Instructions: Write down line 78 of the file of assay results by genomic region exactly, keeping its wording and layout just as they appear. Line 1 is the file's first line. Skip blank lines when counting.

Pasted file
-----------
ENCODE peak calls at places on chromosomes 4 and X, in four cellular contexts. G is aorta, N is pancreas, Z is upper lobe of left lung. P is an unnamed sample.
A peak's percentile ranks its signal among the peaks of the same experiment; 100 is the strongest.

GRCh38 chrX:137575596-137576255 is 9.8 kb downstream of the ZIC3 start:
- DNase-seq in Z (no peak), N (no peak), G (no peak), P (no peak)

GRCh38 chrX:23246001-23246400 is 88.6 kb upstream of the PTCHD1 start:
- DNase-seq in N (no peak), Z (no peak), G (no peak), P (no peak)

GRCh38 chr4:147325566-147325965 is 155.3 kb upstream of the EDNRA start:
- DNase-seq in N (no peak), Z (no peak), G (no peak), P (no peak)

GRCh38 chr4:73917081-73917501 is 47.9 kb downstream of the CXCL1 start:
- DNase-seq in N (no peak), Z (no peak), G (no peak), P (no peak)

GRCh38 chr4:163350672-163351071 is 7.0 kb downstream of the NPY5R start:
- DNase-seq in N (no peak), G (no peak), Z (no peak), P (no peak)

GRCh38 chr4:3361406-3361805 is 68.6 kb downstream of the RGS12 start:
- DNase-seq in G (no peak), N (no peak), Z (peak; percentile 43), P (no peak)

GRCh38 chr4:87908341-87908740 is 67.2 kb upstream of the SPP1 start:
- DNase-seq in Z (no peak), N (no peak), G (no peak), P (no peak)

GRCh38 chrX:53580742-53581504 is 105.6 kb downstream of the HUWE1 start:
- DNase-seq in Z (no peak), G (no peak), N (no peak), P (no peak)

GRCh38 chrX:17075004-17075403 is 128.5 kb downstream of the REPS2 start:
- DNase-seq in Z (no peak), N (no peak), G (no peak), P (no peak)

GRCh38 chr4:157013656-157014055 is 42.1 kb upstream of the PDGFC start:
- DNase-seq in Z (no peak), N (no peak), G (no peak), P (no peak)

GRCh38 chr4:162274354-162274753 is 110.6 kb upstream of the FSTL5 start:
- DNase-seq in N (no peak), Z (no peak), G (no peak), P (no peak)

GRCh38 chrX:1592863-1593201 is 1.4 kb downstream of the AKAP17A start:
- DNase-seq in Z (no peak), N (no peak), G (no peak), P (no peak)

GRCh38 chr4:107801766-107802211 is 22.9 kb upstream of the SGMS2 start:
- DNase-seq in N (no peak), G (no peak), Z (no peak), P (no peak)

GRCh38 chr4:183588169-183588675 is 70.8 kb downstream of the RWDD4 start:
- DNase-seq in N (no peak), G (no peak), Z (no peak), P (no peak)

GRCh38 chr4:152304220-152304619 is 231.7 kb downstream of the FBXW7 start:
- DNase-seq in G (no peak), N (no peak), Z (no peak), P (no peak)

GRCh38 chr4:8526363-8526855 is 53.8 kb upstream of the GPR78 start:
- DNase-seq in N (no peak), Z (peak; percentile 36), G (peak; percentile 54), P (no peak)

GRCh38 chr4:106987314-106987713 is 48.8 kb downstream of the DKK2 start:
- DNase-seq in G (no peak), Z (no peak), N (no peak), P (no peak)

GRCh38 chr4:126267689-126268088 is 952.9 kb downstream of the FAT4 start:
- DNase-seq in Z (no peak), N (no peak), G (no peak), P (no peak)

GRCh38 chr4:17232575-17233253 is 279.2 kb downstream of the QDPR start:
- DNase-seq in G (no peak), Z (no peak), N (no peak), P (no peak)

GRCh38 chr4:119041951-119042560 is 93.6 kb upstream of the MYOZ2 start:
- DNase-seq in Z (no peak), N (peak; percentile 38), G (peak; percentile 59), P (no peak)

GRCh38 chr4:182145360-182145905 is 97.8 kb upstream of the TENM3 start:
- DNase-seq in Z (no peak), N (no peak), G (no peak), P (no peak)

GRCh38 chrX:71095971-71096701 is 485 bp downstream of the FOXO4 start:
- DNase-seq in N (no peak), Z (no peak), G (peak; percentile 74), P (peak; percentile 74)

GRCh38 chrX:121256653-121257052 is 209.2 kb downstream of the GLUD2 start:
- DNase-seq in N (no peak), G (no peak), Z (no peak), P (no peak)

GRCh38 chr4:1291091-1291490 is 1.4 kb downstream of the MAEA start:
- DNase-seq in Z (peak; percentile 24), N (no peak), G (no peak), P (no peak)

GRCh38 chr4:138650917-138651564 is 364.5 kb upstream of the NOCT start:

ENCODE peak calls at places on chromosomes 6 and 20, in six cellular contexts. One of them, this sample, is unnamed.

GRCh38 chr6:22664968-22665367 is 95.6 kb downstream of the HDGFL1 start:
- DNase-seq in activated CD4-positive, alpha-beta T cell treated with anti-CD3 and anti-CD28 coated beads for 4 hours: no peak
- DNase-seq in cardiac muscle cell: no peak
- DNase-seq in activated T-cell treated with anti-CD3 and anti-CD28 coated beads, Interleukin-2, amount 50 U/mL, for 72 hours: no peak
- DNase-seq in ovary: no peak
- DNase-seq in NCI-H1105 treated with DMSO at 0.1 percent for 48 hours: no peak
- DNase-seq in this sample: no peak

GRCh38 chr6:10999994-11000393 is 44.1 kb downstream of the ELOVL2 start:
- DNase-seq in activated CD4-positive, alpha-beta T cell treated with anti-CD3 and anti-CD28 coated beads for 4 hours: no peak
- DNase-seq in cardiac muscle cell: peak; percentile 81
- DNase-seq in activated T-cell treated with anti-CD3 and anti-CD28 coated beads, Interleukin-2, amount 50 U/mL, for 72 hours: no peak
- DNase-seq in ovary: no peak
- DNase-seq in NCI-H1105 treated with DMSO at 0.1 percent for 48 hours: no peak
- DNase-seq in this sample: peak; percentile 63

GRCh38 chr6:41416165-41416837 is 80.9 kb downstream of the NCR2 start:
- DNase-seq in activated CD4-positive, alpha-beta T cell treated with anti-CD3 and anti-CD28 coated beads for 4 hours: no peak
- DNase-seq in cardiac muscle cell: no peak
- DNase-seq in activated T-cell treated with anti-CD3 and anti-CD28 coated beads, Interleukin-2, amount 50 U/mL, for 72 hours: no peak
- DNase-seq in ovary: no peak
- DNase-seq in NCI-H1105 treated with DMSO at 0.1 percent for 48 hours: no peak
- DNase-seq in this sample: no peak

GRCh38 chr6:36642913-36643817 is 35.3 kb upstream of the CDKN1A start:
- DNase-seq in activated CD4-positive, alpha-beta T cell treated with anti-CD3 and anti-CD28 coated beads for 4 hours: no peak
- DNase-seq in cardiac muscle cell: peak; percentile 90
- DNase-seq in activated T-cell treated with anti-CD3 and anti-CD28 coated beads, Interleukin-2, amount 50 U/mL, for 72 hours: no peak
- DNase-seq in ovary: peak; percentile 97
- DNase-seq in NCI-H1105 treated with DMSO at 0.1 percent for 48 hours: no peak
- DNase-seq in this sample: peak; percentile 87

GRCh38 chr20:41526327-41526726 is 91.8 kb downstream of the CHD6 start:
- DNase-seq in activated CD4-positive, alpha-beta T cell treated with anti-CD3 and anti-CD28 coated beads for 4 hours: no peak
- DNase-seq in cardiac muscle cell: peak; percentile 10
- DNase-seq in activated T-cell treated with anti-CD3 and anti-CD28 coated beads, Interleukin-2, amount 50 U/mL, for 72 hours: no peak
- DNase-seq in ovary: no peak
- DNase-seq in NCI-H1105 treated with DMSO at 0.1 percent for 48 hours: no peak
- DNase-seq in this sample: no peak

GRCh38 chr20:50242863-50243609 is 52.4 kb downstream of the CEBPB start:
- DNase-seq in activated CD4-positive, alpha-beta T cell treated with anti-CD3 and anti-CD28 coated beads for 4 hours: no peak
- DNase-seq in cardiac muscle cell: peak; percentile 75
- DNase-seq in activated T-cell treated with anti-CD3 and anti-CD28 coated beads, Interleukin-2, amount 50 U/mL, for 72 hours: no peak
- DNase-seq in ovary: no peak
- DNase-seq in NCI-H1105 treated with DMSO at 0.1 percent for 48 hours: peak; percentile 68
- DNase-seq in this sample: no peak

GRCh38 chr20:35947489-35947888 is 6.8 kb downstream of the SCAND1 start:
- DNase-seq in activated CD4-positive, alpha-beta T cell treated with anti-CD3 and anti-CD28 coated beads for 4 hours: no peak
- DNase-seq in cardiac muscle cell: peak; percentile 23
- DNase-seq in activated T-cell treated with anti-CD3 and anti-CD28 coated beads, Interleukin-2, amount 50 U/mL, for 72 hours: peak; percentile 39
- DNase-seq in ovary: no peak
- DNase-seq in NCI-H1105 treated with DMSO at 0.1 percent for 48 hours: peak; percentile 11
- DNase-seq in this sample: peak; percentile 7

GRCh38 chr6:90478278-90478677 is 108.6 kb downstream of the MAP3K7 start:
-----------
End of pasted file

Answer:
- DNase-seq in ovary: peak; percentile 97